Addiction charity Favor UK is also calling for an increase in funding for treatment by more than a third after drug-related deaths in Scotland reached a record high of 1,187 last year.
The charity, which helps addicts to get treatment, says a joint response from the government, charities, councils, the police and health boards is needed to make a real difference.
It will publish a flagship paper later this week setting out a series of key recommendations to tackle the issue.
But Favor UK chief executive Annemarie Ward, herself an addict who has gone through the recovery process, accused the Scottish Government of not doing enough to address the problem.
“It’s been months since the news broke that Scotland has the highest number of drug-related deaths in Europe and we’re not seeing enough action,” she said. “Our report will deliver a number of recommendations that the Scottish Government can take forward immediately.
“We are sick and tired of the drug deaths crisis being used as political football.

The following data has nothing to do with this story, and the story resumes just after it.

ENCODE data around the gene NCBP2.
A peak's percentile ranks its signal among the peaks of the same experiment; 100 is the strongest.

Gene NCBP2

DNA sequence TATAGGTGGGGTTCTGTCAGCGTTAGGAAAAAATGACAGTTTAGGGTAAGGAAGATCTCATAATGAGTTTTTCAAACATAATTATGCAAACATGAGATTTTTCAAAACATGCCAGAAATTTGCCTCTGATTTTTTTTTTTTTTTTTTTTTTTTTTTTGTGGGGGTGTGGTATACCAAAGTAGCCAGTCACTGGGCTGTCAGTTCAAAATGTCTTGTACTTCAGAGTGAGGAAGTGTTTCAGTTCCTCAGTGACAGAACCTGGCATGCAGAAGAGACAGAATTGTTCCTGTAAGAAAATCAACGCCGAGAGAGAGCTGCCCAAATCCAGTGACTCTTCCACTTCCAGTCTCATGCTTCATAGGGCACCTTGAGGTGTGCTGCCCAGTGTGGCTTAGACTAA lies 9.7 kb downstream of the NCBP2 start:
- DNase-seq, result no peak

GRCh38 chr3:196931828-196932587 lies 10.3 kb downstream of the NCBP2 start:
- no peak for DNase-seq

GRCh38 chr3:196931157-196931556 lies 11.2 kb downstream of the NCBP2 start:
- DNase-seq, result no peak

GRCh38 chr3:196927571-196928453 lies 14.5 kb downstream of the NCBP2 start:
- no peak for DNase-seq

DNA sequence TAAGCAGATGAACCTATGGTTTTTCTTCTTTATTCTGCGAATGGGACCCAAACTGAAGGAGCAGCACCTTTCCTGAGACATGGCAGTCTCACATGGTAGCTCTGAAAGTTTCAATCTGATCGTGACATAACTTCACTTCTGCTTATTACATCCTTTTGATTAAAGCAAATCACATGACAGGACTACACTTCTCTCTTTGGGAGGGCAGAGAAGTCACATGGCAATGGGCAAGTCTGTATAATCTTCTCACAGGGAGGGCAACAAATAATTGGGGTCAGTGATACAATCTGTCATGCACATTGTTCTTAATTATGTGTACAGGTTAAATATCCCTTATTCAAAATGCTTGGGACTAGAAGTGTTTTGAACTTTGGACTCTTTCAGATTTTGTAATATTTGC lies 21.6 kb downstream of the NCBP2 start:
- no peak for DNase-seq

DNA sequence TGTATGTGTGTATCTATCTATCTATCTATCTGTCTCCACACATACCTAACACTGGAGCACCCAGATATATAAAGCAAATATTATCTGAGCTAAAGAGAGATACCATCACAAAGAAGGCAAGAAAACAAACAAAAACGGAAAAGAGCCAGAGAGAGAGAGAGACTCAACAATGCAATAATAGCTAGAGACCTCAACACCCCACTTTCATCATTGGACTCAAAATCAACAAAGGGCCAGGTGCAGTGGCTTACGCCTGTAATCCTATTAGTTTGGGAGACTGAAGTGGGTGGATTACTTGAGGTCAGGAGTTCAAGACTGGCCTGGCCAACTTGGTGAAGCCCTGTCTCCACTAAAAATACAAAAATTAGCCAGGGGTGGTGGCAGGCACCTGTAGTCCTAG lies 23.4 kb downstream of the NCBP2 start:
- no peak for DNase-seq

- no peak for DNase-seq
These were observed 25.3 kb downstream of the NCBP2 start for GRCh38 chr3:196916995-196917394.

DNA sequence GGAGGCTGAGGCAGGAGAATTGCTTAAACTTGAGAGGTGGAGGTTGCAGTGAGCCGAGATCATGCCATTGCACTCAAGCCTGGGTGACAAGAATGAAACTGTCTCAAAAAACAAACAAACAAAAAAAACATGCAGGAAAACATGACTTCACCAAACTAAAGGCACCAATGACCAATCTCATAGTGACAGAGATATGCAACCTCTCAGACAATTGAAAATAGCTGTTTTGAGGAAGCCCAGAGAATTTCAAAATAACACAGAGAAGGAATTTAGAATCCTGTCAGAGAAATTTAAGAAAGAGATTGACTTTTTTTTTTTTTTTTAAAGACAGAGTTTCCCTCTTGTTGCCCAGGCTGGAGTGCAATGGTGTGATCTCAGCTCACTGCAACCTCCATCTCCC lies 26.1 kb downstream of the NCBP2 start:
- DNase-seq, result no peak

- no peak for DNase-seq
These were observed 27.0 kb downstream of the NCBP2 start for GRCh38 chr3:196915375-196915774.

“We want to see action now before this appalling situation gets any worse.”
The charity’s report – called You Keep Talking, We Keep Dying – will be presented to public health minister Joe Fitzpatrick at an event in Glasgow on Friday. Tory public health spokeswoman Annie Wells welcomed the recommendations for the government, which also include setting up an advisory panel of former addicts who have gone through recovery.
“I broadly agree with the report and its approach of improving treatment and rehabilitation services as an urgent priority,” the Glasgow MSP said.
“We should be listening to what families and people on the frontline are saying.
“The report includes several serious and sensible recommendations that the Scottish Government should look to take forward immediately.
“We need to do more to tackle the drug deaths crisis today, not in three months or three years.”
Bob Doris, the Nationalist MSP for Glasgow Maryhill and Springburn, also backed the findings.
“I commend Favor UK for continuing to actively pursue action on the drug deaths crisis we face as a nation,” he said.
“I am sure that the Scottish Government will want to consider the report carefully given it has been drafted by those with both expertise and lived experience of the issues we face.
“I have already made a call for a lived experience panel to be established and for the Scottish Parliament to reach a budget consensus on funding of recovery services. This key recommendation can hopefully allow political parties the space to explore common ground in budget discussions.”